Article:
Inability of Unbelief to Sustain Itself. Apologists must point out the inherent brokenness and contradictoriness of unbelieving belief systems. At root, unbelief is a flat out rebellious denial and rejection of the Lordship of God. Inward curve upon itself.
Christ is the Only Hope for the Crisis of Identity in the Urban Context. Make a call for belief. It is all about changed hearts founded upon renewed minds supported by godly living. The goal is nothing short of gospel-transformation. This transformation in Christ offers a rich, viable, truthful, and sustainable hope for the hood.
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 “City of Philadelphia Stress Index, City of Philadelphia, accessed August 17, 2018, https://arcg.is/08rOab. Our neighborhood of Point Breeze makes up roughly one half of the 19146 Zip Code. The Stress Index looks at multiple factors such as heat stress, low to no healthy food, distance to parks, drug crimes, household income, education, and poverty.
 These thirteen sermons will model “Expository Apologetics.” For details, see Voddie Baucham, Jr., Expository Apologetics: Answering Objections with the Power of the Word (Wheaton, IL: Crossway, 2015).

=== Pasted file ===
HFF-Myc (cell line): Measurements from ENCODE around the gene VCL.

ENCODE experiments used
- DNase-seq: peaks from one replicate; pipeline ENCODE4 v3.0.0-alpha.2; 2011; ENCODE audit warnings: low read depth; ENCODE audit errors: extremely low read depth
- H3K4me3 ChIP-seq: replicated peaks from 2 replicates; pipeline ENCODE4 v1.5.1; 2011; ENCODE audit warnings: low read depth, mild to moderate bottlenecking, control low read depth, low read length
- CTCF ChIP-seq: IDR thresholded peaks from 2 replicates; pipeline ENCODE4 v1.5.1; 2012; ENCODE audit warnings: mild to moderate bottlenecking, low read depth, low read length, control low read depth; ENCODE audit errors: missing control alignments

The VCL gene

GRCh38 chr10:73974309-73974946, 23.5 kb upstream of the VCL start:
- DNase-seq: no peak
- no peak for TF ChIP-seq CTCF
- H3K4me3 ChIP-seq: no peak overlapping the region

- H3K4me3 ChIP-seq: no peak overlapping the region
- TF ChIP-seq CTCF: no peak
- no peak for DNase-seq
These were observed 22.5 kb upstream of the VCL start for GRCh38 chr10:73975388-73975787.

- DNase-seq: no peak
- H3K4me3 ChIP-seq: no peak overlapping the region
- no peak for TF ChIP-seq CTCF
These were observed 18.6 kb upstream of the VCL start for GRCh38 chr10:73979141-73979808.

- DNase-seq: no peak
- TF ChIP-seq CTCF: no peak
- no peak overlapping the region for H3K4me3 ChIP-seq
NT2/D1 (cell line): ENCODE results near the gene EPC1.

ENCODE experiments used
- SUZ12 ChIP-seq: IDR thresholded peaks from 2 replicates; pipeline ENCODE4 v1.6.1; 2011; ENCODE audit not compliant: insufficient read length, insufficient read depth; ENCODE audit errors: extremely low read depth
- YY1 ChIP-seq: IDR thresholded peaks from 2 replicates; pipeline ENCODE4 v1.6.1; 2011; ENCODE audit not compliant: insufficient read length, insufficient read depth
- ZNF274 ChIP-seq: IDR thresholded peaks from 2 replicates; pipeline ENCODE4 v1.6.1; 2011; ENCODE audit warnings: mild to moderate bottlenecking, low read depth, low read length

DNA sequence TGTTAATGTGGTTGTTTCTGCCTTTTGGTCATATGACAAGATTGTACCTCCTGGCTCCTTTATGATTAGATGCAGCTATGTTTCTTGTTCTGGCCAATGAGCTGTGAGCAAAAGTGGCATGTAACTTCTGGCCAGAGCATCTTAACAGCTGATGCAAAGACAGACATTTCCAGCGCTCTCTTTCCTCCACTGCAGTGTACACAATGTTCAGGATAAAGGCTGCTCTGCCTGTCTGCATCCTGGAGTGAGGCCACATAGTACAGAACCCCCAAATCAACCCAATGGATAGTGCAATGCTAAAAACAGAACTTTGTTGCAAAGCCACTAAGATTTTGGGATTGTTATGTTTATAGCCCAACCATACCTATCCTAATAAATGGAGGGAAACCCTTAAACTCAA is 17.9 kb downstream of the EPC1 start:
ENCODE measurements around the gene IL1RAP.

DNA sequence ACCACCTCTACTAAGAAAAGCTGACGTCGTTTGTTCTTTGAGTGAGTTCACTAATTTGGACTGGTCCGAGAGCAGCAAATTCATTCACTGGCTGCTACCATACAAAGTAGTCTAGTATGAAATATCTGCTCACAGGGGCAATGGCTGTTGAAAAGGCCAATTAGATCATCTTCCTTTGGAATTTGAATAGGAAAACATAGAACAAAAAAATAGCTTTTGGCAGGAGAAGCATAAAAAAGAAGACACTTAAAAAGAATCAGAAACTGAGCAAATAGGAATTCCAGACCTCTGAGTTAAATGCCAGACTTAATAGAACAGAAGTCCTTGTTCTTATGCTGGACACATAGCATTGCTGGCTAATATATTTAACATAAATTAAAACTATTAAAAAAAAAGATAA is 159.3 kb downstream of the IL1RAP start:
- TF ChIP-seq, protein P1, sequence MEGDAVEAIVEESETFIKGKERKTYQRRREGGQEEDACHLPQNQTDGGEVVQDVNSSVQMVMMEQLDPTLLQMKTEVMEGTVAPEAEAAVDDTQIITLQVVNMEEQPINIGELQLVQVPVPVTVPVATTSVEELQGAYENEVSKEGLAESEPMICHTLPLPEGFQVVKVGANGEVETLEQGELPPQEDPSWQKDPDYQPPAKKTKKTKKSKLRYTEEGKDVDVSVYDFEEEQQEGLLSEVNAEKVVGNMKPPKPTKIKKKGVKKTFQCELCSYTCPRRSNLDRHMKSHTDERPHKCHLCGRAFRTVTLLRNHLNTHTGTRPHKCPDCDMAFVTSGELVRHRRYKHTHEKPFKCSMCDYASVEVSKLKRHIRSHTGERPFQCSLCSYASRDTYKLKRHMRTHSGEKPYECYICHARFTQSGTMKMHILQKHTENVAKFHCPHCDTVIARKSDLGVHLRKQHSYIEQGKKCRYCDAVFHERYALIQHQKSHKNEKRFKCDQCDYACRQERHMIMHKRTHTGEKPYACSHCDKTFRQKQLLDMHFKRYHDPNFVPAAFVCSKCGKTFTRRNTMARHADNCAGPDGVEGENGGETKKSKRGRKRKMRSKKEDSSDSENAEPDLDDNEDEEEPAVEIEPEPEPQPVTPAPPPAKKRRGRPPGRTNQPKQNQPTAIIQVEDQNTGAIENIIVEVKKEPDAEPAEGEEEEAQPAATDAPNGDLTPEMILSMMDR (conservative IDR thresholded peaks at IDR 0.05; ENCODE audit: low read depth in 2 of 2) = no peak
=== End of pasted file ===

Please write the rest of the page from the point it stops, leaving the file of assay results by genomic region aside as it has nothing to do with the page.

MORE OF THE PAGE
Currently there is a dearth of apologetics works focused specifically on the uniqueness of the urban context. Christopher W. Brooks, Urban Apologetics: Why the Gospel is Good News for the City (Grand Rapids, MI: Kregel, 2014), 150-151 writes, “Apologetics as a field of study, by and large, still has a long way to go in order to reach and win the hearts of minorities. We need an army of men and women who are well trained in the art and science of Christian persuasion and who also bear the marks of urban pain and progress in their consciences.” The hope of my ministry model is to help contribute to the raising up of that army.